What they are going after is the crown jewel in the legislation; the Consumer Financial Protection Bureau, that has sweeping and unchecked powers.
A Texas community bank and two advocacy groups are filing suit in U.S. District Court to challenge the constitutionality of the Dodd-Frank financial reform law.
In particular, the suit will contend that the Consumer Financial Protection Bureau (CFPB), created by the law, lacks sufficient checks and balances and, in the words of the CEO of State National Bank, is "simply unconstitutional."
"No other federal agency or commission operates in such a way that one person can essentially determine who gets a home loan, who can get a credit card and who can get a loan for college," said bank head Jim Purcell. "Dodd-Frank effectively gives unlimited regulatory power to this so-called Consumer Financial Protection Board, also known as CFPB, with a director who is not accountable to Congress, the President or the Courts."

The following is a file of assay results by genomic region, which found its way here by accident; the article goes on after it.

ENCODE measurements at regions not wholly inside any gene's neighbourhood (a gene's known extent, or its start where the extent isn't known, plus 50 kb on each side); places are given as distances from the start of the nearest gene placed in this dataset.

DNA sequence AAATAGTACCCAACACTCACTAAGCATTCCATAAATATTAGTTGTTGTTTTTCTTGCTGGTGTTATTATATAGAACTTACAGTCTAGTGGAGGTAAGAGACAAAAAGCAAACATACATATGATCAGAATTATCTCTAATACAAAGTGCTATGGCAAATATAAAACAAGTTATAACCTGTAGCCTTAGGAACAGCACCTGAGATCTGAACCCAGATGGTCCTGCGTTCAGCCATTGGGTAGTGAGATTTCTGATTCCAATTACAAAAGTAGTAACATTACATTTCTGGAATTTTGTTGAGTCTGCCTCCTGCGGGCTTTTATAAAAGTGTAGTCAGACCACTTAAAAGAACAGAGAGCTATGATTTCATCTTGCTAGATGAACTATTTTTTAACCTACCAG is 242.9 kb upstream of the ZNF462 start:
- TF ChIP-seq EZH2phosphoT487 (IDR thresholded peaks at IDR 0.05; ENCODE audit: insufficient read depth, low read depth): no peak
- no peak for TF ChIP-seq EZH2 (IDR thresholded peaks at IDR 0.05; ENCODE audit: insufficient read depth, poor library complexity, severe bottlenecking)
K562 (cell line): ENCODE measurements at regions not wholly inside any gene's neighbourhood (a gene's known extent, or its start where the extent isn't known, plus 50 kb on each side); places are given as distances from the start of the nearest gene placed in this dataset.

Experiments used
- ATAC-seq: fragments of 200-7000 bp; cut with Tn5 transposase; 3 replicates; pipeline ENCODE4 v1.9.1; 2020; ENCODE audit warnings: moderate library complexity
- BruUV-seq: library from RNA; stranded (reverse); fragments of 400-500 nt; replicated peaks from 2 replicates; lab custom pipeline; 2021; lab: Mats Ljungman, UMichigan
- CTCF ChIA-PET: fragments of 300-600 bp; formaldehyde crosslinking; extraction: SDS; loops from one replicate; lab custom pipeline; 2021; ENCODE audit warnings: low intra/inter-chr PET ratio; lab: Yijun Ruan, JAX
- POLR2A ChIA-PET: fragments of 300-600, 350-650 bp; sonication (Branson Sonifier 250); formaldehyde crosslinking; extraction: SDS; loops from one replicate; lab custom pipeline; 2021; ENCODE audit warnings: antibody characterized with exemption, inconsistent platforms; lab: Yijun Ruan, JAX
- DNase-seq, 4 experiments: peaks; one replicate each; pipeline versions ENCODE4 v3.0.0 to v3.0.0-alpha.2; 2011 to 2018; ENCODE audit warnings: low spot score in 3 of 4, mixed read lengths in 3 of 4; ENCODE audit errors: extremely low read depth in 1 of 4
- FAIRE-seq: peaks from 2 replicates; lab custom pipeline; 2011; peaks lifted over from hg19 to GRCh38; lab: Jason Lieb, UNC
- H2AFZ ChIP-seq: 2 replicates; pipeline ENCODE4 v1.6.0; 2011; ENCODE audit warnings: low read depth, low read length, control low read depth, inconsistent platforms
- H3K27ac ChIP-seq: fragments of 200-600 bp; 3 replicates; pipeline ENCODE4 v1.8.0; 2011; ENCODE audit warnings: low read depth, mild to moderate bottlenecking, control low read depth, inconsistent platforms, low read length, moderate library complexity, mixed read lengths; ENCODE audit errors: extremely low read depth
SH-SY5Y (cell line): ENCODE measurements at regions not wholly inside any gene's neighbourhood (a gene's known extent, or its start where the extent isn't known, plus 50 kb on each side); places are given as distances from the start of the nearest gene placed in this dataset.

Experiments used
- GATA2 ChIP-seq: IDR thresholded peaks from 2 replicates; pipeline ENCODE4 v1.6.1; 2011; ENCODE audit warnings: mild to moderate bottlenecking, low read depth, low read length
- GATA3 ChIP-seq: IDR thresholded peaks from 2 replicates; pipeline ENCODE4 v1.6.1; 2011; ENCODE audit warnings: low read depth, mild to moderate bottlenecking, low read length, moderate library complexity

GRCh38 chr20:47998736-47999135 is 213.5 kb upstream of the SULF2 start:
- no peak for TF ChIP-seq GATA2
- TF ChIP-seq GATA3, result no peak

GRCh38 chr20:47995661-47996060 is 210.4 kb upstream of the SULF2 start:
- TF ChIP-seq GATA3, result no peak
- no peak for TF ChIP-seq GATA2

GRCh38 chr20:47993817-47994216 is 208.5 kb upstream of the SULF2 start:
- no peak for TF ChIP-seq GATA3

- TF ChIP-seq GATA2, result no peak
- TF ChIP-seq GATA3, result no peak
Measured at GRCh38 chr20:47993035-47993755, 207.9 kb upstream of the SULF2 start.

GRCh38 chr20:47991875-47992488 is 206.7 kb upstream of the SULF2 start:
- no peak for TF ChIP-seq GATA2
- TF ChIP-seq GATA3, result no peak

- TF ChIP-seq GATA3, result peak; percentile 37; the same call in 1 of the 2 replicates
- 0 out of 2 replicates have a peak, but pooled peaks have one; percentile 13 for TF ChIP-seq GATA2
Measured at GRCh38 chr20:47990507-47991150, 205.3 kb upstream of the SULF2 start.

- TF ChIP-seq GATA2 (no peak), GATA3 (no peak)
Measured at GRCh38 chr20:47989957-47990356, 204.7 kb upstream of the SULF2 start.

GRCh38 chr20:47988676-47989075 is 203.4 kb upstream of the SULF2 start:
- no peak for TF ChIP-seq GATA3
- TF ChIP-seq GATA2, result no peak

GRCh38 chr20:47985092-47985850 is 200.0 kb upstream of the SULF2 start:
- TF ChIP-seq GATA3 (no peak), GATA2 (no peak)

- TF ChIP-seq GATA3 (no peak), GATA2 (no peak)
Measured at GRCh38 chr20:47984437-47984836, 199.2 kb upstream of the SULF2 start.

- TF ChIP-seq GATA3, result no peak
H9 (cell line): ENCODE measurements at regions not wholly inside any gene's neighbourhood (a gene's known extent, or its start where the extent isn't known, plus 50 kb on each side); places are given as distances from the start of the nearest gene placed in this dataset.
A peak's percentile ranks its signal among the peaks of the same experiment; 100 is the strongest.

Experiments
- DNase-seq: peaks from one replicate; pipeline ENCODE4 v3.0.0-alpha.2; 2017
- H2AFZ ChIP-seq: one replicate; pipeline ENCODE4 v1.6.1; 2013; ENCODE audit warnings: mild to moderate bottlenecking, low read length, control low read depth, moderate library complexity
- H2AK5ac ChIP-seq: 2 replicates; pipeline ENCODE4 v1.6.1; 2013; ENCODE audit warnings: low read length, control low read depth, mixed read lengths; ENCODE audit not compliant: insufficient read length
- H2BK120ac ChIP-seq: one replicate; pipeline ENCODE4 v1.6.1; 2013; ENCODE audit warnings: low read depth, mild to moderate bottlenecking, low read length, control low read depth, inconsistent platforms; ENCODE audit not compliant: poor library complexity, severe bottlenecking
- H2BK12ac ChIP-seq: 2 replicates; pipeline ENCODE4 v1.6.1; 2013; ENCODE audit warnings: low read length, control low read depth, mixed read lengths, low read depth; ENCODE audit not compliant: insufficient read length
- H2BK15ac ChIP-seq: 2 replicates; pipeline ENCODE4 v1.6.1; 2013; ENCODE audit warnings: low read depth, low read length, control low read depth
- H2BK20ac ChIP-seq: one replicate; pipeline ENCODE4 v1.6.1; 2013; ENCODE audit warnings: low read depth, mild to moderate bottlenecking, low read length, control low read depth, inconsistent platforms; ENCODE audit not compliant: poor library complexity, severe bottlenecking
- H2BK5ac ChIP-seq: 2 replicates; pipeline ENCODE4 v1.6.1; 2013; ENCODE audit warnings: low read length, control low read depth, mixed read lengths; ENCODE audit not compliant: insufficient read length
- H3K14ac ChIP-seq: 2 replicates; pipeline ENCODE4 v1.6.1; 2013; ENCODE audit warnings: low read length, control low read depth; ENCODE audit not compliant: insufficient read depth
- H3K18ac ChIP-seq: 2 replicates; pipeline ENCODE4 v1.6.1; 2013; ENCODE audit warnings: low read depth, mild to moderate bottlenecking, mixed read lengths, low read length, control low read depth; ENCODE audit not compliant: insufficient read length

Two conservative groups, the Competitive Enterprise Institute and the 60 Plus Association, have also signed on to the suit, which will be filed against the nation's financial regulators.
C. Boyden Gray, who served as White House Counsel under President George H.W. Bush, will represent the plaintiffs in court.
Gray told reporters that the lawsuit was not a challenge to Dodd-Frank as a whole, but rather two specific sections that create the CFPB and a new regulatory group, the Financial Stability Oversight Council (FSOC). The FSOC gathers the nation's top regulators to oversee the financial system as a whole, and charges it with identifying what financial institutions pose unique risks to that system and merit heightened oversight.
It's an uphill climb to get the court to see it this way. But the effort must be made.